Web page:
The small stipend provided by SSI is not sufficient, and is not intended, to pay for expenses beyond the necessities of life. As a parent, you want to enrich your child’s life to the greatest extent possible. Funding a Special Needs Trust to support your child with these extras when you are no longer around to do so is an excellent way to ensure your child has the opportunity to live as full and robust a life as possible.

4. A Special Needs Trust funded with assets owned by the person with disabilities is a ‘self-settled’ Special Needs Trust.
A Special Needs Trust created by a parent for the benefit of a child, or created by anyone other than the disabled person, is sometimes called a Third Party Trust. A Trust created by someone who is receiving needs-based governmental benefits is a Self-Settled Trust. A Self-Settled Special Needs Trust is used when a person who is receiving needs-based governmental benefits receives assets that will cause her to lose those benefits. This can occur, for example, if the individual inherits assets directly or is awarded monies in a lawsuit.

For example, say Martin is hit by a car while he is crossing the street in the crosswalk, rendering him totally and permanently disabled and in need of 24-hour care. Martin successfully sues the driver for $1 million. While $1 million is a lot of money, it is not enough to pay for Martin’s care costs, which average $120,000 per year. If Martin has to spend his funds on his care, they will be depleted in less than 10 years. Martin can transfer his $1 million to a Self-Settled Special Needs Trust which meets the statutory requirements and thereafter he will be eligible for SSI and Medicaid. These programs will provide Martin with basic medical care and a small monthly stipend to pay for basics. The funds in the Trust will be used to provide Martin with those items not otherwise available to him such as massage therapy, dental work and movie tickets.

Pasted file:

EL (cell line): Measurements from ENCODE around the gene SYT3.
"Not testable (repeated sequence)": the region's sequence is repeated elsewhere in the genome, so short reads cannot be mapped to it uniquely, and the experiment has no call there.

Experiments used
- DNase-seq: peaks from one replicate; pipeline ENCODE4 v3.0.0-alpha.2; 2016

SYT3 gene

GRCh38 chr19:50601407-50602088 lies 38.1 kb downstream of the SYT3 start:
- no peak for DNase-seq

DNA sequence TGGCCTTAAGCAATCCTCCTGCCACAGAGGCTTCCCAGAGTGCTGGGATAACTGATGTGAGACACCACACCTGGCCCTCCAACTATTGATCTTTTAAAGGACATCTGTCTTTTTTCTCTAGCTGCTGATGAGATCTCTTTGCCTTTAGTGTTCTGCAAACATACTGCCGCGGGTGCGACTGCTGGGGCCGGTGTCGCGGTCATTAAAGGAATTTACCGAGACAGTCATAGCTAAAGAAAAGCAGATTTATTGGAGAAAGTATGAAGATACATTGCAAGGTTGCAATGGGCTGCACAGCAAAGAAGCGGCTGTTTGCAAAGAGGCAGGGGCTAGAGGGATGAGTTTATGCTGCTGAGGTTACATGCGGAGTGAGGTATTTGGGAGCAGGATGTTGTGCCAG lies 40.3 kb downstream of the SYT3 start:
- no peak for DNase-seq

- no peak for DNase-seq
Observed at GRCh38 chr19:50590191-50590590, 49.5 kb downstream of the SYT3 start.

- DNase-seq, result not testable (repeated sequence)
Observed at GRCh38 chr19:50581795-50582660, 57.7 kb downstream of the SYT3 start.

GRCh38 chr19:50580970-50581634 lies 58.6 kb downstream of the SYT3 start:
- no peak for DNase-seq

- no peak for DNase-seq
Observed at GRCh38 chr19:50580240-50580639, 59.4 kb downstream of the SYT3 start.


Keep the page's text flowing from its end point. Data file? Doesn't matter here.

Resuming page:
5. A self-settled Special Needs Trust must include a pay-back provision; a third party Special Needs Trust need not include a pay-back provision.
The major difference between a Third Party Special Needs Trust and a Self-Settled Special Needs Trust is that a Self-Settled Trust must include a pay-back provision. That means upon the death of the Trust beneficiary, the assets remaining in the Trust must first be used to reimburse the state for all benefits paid on behalf of the Medicaid recipient. Only after the state is satisfied in full can the assets remaining in the Trust be distributed to family members.

For people who have a family member receiving needs-based governmental benefits, doing advance planning by creating a Third Party Special Needs Trust means their disabled child or grandchild will be taken care of during the child’s lifetime. Advance planning will also ensure that funds remaining after the death of the beneficiary will be paid to family members rather than to the Commonwealth of Massachusetts.

Attorney Suzanne Sayward is a partner with the Dedham law firm Samuel, Sayward & Baler LLC and served as the 2009 president of the Massachusetts Chapter of the National Academy of Elder Law Attorneys (MassNAELA). For more information, visit